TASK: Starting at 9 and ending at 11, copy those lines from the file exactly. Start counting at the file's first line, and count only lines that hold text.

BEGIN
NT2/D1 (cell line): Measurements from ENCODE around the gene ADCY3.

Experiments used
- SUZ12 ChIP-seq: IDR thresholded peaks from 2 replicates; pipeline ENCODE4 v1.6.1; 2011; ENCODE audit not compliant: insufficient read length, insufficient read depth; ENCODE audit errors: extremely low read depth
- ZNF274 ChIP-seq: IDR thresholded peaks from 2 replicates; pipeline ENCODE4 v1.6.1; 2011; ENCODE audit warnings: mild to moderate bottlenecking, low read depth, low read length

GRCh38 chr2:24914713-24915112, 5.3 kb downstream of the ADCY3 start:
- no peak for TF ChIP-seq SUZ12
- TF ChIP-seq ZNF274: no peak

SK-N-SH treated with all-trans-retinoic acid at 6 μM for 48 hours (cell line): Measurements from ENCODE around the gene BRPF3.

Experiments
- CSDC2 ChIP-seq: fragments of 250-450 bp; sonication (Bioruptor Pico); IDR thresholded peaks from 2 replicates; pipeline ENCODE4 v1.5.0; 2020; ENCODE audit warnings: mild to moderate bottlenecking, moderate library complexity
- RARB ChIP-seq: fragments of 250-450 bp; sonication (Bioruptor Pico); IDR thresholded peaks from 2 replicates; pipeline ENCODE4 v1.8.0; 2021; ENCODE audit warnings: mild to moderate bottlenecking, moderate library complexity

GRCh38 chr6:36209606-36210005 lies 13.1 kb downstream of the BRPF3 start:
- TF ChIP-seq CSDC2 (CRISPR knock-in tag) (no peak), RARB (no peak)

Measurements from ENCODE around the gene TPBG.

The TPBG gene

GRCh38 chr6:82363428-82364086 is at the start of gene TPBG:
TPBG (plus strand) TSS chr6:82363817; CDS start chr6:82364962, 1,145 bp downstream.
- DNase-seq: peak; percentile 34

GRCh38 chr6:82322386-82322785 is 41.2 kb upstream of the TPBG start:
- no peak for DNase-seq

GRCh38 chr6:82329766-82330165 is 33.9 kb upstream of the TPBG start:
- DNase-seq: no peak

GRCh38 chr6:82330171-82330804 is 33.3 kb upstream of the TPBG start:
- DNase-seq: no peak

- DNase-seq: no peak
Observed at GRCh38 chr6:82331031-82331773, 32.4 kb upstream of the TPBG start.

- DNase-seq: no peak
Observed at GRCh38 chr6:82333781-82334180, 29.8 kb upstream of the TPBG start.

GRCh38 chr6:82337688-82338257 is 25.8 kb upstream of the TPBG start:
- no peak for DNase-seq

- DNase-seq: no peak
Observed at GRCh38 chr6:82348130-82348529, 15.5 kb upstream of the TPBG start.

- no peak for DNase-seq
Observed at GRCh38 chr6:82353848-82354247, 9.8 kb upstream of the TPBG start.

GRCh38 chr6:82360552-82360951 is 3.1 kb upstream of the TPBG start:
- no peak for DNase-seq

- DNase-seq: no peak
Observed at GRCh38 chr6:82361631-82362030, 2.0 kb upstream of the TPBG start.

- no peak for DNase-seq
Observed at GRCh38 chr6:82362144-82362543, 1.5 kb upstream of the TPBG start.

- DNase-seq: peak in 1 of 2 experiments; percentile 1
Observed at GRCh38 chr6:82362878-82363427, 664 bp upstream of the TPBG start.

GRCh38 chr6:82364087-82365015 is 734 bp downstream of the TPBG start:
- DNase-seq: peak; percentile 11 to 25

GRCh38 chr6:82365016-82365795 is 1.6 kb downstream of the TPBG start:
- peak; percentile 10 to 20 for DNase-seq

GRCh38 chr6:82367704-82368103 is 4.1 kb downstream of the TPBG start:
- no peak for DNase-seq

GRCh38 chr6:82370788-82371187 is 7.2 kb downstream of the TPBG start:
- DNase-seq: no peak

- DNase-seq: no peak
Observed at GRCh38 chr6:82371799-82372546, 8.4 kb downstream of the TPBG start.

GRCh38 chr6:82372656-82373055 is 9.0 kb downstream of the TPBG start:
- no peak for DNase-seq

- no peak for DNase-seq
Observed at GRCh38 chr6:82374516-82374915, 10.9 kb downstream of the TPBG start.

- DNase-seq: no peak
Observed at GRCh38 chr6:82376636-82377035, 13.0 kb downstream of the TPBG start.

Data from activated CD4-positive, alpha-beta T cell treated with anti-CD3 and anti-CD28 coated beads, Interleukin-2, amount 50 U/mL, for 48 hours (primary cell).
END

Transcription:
Experiments
- CSDC2 ChIP-seq: fragments of 250-450 bp; sonication (Bioruptor Pico); IDR thresholded peaks from 2 replicates; pipeline ENCODE4 v1.5.0; 2020; ENCODE audit warnings: mild to moderate bottlenecking, moderate library complexity
- RARB ChIP-seq: fragments of 250-450 bp; sonication (Bioruptor Pico); IDR thresholded peaks from 2 replicates; pipeline ENCODE4 v1.8.0; 2021; ENCODE audit warnings: mild to moderate bottlenecking, moderate library complexity